The annual process of state budgeting is set to begin in the new year and Temple’s funding is again up for debate. In an election year, which includes the governor’s seat on the ballot, the budget negotiations have the possibility of influencing a different outcome than normal.
With past cuts to Temple funding still fresh in officials’ memories, Temple has requested to keep the appropriations at the same level as last fiscal year, with a small increase in the proposal accounting for inflation.
Gov. Tom Corbett is expected to release his budget proposal next week, including his recommended allocation for Temple.
“I would hope it stays the same, but we haven’t seen indication of anything yet,” Ken Lawrence, Temple’s senior vice president for government, community and public affairs, said in a phone interview.
Temple’s standing at the state capitol has been a tentative position. In the 2011-12 budget, Temple’s state funding was slashed by more than $25 million.
The next year, Corbett a 50 percent cut to funding for the state-related universities, Temple, Penn State, the University of Pittsburgh and Lincoln University. The cuts were reduced to 30 percent in Corbett’s proposed budget but eventually dropped outright in favor of keeping the same appropriations levels as the previous year.
However, Temple may not have as much to worry about as in previous years due to the elections coming in November. Last week, Corbett was scheduled for his first visit to a Philadelphia public school, Central High School, but canceled out of concern for causing a disruption for the students, he said.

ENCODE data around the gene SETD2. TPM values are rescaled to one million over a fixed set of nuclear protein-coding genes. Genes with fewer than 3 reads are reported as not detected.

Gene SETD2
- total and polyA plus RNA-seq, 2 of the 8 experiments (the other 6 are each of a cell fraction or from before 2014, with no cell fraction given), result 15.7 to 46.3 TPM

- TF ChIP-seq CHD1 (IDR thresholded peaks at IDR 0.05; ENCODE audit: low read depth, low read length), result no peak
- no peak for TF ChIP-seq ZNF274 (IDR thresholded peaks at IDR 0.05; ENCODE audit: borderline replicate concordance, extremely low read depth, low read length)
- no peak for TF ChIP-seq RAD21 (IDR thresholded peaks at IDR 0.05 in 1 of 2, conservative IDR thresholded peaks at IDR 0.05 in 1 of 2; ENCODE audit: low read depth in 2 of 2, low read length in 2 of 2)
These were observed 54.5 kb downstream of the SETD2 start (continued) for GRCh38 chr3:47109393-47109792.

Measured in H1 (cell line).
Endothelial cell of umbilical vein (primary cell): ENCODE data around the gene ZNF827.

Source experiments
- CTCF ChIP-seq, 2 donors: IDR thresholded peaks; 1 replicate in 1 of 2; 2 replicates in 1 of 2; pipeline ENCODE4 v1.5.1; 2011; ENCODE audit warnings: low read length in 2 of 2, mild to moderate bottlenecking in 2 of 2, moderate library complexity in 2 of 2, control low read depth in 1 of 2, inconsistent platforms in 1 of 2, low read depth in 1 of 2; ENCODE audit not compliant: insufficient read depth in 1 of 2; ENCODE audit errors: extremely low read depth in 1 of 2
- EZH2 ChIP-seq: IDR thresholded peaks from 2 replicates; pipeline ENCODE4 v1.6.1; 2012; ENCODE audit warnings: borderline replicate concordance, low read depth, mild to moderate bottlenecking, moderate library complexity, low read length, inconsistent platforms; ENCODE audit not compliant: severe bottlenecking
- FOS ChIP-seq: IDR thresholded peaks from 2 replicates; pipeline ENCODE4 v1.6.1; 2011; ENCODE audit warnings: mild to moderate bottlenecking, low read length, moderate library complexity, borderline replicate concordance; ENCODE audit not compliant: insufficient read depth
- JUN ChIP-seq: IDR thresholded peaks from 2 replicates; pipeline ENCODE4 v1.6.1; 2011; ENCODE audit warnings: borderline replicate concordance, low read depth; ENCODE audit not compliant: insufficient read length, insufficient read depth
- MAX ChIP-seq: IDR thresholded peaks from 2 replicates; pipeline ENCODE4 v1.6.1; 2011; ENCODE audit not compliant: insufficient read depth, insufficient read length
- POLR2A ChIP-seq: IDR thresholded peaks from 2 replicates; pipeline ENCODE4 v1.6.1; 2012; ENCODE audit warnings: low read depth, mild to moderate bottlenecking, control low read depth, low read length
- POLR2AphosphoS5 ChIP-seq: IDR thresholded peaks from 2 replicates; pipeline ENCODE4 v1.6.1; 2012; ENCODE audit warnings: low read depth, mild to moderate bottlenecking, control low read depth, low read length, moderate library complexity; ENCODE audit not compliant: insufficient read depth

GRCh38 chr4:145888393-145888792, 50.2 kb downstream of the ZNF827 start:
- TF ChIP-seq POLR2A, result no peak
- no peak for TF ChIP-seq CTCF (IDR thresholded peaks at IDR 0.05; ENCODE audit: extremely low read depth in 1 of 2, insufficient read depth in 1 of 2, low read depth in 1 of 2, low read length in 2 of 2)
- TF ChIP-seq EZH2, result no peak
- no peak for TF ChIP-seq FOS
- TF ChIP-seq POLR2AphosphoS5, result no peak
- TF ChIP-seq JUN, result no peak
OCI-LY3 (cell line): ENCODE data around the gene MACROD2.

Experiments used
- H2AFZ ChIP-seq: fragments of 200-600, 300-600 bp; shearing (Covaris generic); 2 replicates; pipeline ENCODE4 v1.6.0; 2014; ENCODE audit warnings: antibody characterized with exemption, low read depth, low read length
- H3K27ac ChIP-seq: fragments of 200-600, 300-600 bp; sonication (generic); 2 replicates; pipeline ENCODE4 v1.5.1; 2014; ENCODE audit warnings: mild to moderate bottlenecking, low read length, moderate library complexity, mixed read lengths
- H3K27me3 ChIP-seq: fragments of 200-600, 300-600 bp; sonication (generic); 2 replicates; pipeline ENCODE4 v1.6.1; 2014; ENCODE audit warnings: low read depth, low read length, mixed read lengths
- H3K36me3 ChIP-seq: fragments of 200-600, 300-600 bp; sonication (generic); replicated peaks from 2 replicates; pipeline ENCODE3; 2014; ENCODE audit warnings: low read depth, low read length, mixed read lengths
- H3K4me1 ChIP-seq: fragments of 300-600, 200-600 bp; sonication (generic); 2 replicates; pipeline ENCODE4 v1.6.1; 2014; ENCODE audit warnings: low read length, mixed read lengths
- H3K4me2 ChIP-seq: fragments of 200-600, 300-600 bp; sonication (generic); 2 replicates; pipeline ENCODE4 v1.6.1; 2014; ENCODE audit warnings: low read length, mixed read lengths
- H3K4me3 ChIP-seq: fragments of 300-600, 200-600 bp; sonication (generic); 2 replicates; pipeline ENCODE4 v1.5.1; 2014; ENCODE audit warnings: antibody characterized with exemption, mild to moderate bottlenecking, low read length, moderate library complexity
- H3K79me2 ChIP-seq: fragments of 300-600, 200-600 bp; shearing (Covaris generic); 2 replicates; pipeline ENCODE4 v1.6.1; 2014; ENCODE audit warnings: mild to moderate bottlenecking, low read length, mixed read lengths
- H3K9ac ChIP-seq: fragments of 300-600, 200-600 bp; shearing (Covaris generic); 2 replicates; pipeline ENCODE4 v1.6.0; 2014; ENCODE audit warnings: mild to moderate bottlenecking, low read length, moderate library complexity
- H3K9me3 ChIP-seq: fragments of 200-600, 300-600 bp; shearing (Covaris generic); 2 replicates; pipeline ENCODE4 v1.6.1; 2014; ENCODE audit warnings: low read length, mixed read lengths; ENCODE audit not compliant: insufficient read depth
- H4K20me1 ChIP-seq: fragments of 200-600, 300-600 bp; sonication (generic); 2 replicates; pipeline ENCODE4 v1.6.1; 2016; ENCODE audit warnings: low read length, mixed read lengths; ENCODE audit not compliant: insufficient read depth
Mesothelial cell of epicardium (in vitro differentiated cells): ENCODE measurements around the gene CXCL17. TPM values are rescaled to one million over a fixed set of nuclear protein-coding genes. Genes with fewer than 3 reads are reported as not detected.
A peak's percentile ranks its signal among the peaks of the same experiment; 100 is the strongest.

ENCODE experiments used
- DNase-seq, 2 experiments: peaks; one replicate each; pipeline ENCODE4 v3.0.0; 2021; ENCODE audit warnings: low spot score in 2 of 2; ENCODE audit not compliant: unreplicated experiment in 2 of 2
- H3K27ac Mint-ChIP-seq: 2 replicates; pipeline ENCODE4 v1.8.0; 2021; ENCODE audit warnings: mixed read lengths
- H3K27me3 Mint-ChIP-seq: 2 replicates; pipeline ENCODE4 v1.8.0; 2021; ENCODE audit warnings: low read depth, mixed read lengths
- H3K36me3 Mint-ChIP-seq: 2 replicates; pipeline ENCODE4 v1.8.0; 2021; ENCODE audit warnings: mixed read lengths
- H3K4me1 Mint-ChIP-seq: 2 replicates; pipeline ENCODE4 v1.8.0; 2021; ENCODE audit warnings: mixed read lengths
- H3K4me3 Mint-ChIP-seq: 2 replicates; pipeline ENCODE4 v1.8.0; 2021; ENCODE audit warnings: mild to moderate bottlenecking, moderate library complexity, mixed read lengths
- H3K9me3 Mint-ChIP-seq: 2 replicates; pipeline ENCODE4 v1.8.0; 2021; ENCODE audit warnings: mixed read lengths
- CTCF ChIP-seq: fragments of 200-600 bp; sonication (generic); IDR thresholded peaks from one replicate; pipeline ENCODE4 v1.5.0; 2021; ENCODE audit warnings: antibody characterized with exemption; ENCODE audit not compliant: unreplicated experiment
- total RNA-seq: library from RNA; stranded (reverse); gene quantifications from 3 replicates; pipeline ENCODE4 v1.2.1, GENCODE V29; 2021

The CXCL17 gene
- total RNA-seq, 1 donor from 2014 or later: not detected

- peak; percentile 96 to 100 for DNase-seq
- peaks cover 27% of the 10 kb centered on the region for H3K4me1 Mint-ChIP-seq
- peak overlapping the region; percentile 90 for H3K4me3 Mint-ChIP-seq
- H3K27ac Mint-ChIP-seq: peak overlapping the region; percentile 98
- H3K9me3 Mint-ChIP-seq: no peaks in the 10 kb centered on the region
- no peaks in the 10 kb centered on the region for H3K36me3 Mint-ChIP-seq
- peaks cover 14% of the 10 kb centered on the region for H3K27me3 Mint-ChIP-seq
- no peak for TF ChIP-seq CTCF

This move comes at a time when potential Democratic challengers are criticizing Corbett on low public education funding during his tenure.
“Politics always factors in,” Lawrence said. “Across the board, all elected officials are going to be affected [by the elections].”
Temple students and officials hope to keep cuts from happening by advocating during the coming budget negotiations. Following Corbett’s budget proposal, the General Assembly will hold hearings with representatives from the state-relateds on Feb. 13. The House Appropriations committee is accepting online submissions from the public for questions they may ask during this hearing.
“This kicks us into Temple advocacy time,” Darin Bartholomew, Temple’s student body president, said.
Temple Student Government as well as the Office of Government, Community and Public Affairs have planned the annual events Owls Academy, Owls on the Hill and Cherry and White week.
Owls Academy is a series of monthly classes where students learn about Temple’s relation with the state government and how to lobby for Temple when they meet lawmakers and advocate for the university on April 28 for Cherry and White Week and April 29 for Owls on the Hill. The former event was created last year, but the latter is a long-running program.
“We feel like we should show lawmakers the value Temple brings to the commonwealth,” Lawrence said.
David Adamany, former president of Temple and current political science professor, said that state funding is not a new concern for the university.
“Even if the state keeps our appropriation at the same level as this current year or even provides a small increase,” Adamany said in an email. “Temple – which has many more students than it did in the past and which of course has to meet the costs of inflation – will have fewer state dollars than in the past.”
According to the university’s Common Data Set, Temple’s student enrollment has increased by more than 13 percent in the last decade. Despite this, Temple funding has decreased by nearly 9 percent in the same time period.
The other state-related universities have seen similar cuts resulting in USA Today recently naming Pennsylvania the third most expensive state in the United States to attend college.
The state budget is expected to be finalized and signed into law by June.
Marcus McCarthy can be reached at firstname.lastname@example.org or on Twitter @marcusmccarthy6.